Followup to: Semantic Stopsigns, Mysterious Answers to Mysterious Questions

As our tribe wanders through the grasslands, searching for fruit trees and prey, it happens every now and then that water pours down from the sky.

"Why does water sometimes fall from the sky?" I ask the bearded wise man of our tribe.

He thinks for a moment, this question having never occurred to him before, and then says, "From time to time, the sky spirits battle, and when they do, their blood drips from the sky."

"Where do the sky spirits come from?" I ask.

His voice drops to a whisper.  "From the before time.  From the long long ago."

When it rains, and you don’t know why, you have several options.  First, you could simply not ask why – not follow up on the question, or never think of the question in the first place.  This is the Ignore command, which the bearded wise man originally selected.  Second, you could try to devise some sort of explanation, the Explain command, as the bearded man did in response to your first question.  Third, you could enjoy the sensation of mysteriousness – the Worship command.

Now, as you are bound to notice from this story, each time you select Explain, the best-case scenario is that you get an explanation, such as "sky spirits".  But then this explanation itself is subject to the same dilemma – Explain, Worship, or Ignore?  Each time you hit Explain, science grinds for a while, returns an explanation, and then another dialog box pops up.  As good rationalists, we feel duty-bound to keep hitting Explain, but it seems like a road that has no end.

You hit Explain for life, and get chemistry; you hit Explain for chemistry, and get atoms; you hit Explain for atoms, and get electrons and nuclei; you hit Explain for nuclei, and get quantum chromodynamics and quarks; you hit Explain for how the quarks got there, and get back the Big Bang…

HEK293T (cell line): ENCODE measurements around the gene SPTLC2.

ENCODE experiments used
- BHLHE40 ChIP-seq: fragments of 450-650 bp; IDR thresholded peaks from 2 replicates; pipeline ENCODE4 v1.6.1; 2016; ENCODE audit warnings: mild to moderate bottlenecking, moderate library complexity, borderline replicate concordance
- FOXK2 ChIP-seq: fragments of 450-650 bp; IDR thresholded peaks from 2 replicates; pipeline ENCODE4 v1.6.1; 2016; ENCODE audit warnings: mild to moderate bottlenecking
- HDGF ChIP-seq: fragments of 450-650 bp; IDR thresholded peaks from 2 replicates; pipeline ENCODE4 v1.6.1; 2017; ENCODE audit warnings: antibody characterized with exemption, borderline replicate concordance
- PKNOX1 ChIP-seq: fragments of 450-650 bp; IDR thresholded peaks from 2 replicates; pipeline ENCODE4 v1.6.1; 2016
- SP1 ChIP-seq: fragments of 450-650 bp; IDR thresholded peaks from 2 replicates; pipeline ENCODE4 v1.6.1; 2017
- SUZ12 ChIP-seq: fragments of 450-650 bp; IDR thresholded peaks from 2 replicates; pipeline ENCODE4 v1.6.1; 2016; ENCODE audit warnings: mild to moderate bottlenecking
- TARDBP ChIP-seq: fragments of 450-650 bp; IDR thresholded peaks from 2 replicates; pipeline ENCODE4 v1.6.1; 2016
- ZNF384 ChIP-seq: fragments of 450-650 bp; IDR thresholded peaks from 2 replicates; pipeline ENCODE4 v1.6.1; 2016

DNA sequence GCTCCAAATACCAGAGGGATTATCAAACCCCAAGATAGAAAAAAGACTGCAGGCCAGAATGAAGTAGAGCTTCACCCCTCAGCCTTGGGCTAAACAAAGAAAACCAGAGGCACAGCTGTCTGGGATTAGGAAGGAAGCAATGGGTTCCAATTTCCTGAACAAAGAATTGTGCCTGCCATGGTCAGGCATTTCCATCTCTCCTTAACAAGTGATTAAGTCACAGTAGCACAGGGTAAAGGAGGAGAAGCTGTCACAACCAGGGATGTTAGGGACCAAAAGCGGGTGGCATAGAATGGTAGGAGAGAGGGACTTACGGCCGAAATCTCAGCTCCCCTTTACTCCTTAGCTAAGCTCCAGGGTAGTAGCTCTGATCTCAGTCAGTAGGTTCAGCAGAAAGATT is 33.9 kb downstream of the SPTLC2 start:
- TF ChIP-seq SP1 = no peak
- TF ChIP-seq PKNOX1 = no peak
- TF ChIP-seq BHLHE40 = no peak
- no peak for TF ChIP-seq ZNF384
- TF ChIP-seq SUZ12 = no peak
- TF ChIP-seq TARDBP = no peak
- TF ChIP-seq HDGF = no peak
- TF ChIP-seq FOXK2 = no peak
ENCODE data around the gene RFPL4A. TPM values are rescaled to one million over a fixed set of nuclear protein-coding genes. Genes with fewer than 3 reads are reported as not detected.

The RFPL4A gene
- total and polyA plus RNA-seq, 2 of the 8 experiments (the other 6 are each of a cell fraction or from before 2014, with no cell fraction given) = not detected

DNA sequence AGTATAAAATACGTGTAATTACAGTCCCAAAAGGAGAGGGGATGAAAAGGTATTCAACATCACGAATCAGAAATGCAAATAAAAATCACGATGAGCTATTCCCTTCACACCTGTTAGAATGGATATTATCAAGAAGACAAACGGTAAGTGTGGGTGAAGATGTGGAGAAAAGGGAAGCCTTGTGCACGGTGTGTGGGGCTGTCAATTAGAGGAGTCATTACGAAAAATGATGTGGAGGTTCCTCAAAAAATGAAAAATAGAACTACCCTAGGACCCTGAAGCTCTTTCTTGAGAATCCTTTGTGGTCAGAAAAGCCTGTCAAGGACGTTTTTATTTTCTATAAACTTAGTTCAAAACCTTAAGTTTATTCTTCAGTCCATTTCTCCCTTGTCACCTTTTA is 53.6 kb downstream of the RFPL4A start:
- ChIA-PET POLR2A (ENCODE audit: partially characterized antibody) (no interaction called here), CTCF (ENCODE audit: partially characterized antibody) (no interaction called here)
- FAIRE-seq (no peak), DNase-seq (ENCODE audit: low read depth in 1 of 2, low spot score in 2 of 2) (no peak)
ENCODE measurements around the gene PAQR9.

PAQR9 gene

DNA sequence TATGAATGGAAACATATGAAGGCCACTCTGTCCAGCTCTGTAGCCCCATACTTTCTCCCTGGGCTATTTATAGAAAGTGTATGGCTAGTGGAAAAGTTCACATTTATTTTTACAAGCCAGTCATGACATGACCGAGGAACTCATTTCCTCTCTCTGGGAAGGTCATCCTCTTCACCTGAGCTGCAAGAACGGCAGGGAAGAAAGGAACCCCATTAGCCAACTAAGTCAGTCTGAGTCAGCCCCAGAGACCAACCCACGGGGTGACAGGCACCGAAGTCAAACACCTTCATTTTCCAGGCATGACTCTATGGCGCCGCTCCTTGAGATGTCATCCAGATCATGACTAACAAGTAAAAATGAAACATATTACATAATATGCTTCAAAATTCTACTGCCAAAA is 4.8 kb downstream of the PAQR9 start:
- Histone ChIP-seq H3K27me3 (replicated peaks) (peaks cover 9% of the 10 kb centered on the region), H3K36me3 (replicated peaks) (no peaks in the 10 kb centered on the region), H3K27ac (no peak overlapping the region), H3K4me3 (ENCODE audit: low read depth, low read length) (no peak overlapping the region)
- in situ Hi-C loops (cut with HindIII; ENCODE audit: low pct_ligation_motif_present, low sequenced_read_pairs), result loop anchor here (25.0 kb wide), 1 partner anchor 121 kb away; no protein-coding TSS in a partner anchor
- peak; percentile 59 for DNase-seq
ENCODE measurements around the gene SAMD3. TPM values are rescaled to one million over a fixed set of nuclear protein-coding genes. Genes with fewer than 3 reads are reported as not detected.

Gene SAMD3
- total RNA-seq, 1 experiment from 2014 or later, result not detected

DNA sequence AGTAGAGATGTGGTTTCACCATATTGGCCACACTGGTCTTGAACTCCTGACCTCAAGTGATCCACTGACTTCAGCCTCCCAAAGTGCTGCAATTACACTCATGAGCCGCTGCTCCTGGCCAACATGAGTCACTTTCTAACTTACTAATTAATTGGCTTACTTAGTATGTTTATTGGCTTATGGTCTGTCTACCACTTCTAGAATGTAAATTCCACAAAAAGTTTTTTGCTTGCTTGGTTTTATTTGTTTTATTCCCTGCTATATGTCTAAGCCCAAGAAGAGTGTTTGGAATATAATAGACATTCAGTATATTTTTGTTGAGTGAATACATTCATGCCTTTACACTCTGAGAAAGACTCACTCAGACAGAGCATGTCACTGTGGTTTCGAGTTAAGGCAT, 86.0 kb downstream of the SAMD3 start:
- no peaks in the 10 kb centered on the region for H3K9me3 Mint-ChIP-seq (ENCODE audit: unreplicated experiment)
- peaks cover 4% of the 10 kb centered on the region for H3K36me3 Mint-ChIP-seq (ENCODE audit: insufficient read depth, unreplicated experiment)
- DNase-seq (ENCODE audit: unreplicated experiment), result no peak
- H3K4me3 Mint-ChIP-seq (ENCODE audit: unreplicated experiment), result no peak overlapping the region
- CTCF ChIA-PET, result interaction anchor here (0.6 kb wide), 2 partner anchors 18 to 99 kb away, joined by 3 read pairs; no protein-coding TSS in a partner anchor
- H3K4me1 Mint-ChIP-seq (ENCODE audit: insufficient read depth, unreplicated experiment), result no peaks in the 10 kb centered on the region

We can hit Explain for the Big Bang, and wait while science grinds through its process, and maybe someday it will return a perfectly good explanation.  But then that will just bring up another dialog box.  So, if we continue long enough, we must come to a special dialog box, a new option, an Explanation That Needs No Explanation, a place where the chain ends – and this, maybe, is the only explanation worth knowing.

There – I just hit Worship.

Never forget that there are many more ways to worship something than lighting candles around an altar.

If I’d said, "Huh, that does seem paradoxical.  I wonder how the apparent paradox is resolved?" then I would have hit Explain, which does sometimes take a while to produce an answer.

And if the whole issue seems to you unimportant, or irrelevant, or if you’d rather put off thinking about it until tomorrow, than you have hit Ignore.

Select your option wisely.

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  • savagehenry

    Haha, that’s a pretty good analogy. Unfortunately I think most people (myself in the past included and probably even still now) by default have their mouse cursor hovering over wherever the Ignore or Worship buttons appear when such a dialog shows up. And they click it in much the same way my grandparents would click a popup that installs malware on their computer, without thinking or paying attention. Clicking the Explain button requires effort (moving your cursor to a different spot and then waiting for an explanation), and knowing that it will bring up another dialog sooner or later makes it easier for people to just press Ignore or Worship.